CAIRO — Habitat for Humanity may be returning to Cairo after a years-long hiatus.

Thomasville-Thomas County Habitat CEO Richard Massa met with Cairo Mayor Howard Thrower and other local leaders to gauge if they would be interested in restarting a Habitat program in Cairo.

"They have a very aggressive program and he wants to establish a Southwest Georgia Habitat to have some centralized planning and maximize use of talent," Thrower said.

Massa told Thrower he would "take care of all the other steps" in restarting the program in the area if the council were to voice their support for the idea, the mayor said.

Council members expressed interest in the idea, citing the work Habitat did in the area in the past. 

Massa said he expects Habitat will continue to meet with local officials over the course of the next 30 to 60 days to identify areas of need and target "opportunity zones" where lots can begin to be converted into homes.

The city council may also be asked to draft a letter formally requesting Habitat's assistance in the community

Cairo has a "tremendous need" for a program like Habitat, Massa said.

"Driving up and down the town, I could just see they've really had their struggles, without a doubt," he said, "but within those struggles, I do believe there's opportunity." 

Massa, who took over the Thomasville Habitat affiliate eight months ago, was unsure exactly when Habitat departed Cairo, but estimated it was "at least" three years ago.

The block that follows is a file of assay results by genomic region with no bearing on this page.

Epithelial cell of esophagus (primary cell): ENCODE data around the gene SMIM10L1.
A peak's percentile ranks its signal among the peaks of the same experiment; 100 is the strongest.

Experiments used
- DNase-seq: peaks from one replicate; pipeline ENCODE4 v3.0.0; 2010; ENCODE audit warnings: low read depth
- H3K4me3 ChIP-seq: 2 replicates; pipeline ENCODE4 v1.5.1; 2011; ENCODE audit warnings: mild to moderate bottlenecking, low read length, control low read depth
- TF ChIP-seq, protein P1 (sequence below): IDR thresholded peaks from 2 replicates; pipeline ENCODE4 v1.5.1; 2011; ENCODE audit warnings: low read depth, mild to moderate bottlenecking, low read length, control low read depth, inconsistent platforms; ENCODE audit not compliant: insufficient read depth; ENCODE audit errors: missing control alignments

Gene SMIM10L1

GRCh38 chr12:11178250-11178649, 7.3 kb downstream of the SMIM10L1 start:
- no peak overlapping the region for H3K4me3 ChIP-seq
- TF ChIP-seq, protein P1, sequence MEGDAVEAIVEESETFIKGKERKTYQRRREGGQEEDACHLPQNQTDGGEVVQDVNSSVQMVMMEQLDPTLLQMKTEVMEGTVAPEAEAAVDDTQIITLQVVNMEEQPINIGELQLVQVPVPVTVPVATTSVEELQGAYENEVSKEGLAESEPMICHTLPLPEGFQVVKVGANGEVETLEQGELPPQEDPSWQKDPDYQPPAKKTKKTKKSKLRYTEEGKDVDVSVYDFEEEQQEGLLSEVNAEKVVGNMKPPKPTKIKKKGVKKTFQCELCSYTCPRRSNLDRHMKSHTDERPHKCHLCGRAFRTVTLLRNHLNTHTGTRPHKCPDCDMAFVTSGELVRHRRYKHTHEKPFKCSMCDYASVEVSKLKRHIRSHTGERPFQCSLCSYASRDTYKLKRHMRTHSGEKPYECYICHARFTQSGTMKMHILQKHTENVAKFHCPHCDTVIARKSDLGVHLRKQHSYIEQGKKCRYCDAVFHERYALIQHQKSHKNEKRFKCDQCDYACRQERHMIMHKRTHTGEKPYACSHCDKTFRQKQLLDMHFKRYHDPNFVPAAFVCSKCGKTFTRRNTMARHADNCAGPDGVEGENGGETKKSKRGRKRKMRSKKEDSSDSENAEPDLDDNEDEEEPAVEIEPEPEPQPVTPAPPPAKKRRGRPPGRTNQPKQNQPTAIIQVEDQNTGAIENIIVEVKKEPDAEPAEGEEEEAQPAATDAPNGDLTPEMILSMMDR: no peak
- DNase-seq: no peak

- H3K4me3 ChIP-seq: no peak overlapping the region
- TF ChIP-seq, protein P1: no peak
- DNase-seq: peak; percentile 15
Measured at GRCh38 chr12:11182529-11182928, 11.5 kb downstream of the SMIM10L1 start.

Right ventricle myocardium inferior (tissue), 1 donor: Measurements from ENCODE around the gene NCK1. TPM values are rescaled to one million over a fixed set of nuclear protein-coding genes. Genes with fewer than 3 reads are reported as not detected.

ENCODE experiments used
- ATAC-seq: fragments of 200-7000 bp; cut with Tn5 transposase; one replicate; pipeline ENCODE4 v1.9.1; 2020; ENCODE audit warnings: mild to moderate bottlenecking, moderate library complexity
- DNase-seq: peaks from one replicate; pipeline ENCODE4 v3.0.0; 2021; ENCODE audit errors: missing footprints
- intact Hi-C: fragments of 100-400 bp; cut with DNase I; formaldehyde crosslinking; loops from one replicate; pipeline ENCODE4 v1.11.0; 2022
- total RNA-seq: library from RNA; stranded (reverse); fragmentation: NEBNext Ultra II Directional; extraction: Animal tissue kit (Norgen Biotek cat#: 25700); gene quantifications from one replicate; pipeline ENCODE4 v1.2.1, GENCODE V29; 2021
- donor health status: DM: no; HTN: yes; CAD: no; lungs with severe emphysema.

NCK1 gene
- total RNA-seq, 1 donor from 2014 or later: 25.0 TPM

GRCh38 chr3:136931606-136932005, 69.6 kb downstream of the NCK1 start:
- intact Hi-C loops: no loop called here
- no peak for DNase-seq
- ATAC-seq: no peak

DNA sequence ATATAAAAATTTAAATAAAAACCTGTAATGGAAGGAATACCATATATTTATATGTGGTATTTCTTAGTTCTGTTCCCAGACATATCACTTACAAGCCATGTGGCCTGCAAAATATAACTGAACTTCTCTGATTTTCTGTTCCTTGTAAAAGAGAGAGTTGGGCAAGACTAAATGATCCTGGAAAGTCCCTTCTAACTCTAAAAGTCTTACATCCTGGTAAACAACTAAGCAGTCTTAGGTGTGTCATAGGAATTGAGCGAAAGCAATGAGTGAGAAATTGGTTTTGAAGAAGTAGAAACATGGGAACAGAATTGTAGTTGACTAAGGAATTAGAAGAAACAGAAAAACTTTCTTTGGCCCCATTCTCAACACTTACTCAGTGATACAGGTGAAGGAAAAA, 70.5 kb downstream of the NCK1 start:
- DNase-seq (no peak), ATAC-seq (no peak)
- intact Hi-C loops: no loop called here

The nonprofit once had numerous affiliates in the region stretching along south Georgia to the Alabama border, but that presence has long since waned, Massa said. Outside of Thomasville, Habitat's only other offices in the region are in Albany and Valdosta.

The newly-invigorated Thomasville office is hoping to reestablish that presence in a big way.

"There's definitely a need in the southwest region of Georgia for Habitat to be revived," Massa said.

Though the potential expansion into Cairo is only in what Massa refers to as the "exploratory stage," the self-described competitor has big ideas for what the organization can accomplish in the community.

"I want us to do 200 units a year," he said.

Those homes are just the most visible aspect of what Habitat can accomplish, Massa said. Projects require manpower, which means jobs, and property taxes are paid to the city after the homes are constructed.

"It begins to feed itself for the city," Massa said.

Habitat's mission goes far beyond just building homes, Massa said. The organization not only serves as a builder, but also as a banker, a mortgage service company, a retail organization and a nonprofit.

"We're here to help," Massa said. "Habitat is a great economic driver that can be used in counties and cities to really tackle some needs on a housing front, on a second need by creating jobs, it creates a tax base, it also works with families."

Some families with Habitat homes have 0% mortgages, creating a disposable income that Massa said can become generational wealth with the health of Habitat-backed financial literacy education. 

Habitat doesn't claim to be the sole solution for housing problems, Massa said.

"We just look to be a piece of the puzzle," he said.

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